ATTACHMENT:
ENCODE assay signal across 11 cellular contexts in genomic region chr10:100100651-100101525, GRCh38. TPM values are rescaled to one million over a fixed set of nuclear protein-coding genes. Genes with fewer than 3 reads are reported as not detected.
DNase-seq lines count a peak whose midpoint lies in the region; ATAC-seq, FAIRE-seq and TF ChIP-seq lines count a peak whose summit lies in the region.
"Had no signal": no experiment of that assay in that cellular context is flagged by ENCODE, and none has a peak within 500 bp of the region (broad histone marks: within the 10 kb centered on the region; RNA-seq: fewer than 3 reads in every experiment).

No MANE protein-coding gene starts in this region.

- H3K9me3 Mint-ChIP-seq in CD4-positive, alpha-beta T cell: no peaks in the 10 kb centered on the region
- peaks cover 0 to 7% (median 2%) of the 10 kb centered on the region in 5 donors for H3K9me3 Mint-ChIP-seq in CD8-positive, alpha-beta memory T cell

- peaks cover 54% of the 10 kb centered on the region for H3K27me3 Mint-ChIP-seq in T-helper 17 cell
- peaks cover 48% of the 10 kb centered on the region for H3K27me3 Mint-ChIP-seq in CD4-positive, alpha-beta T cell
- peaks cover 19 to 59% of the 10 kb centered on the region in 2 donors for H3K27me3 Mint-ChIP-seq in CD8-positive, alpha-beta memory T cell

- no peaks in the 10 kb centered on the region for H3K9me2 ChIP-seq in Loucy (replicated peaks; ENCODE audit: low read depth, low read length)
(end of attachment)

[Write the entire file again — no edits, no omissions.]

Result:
ENCODE assay signal across 11 cellular contexts in genomic region chr10:100100651-100101525, GRCh38. TPM values are rescaled to one million over a fixed set of nuclear protein-coding genes. Genes with fewer than 3 reads are reported as not detected.
DNase-seq lines count a peak whose midpoint lies in the region; ATAC-seq, FAIRE-seq and TF ChIP-seq lines count a peak whose summit lies in the region.
"Had no signal": no experiment of that assay in that cellular context is flagged by ENCODE, and none has a peak within 500 bp of the region (broad histone marks: within the 10 kb centered on the region; RNA-seq: fewer than 3 reads in every experiment).

No MANE protein-coding gene starts in this region.

- H3K9me3 Mint-ChIP-seq in CD4-positive, alpha-beta T cell: no peaks in the 10 kb centered on the region
- peaks cover 0 to 7% (median 2%) of the 10 kb centered on the region in 5 donors for H3K9me3 Mint-ChIP-seq in CD8-positive, alpha-beta memory T cell

- peaks cover 54% of the 10 kb centered on the region for H3K27me3 Mint-ChIP-seq in T-helper 17 cell
- peaks cover 48% of the 10 kb centered on the region for H3K27me3 Mint-ChIP-seq in CD4-positive, alpha-beta T cell
- peaks cover 19 to 59% of the 10 kb centered on the region in 2 donors for H3K27me3 Mint-ChIP-seq in CD8-positive, alpha-beta memory T cell

- no peaks in the 10 kb centered on the region for H3K9me2 ChIP-seq in Loucy (replicated peaks; ENCODE audit: low read depth, low read length)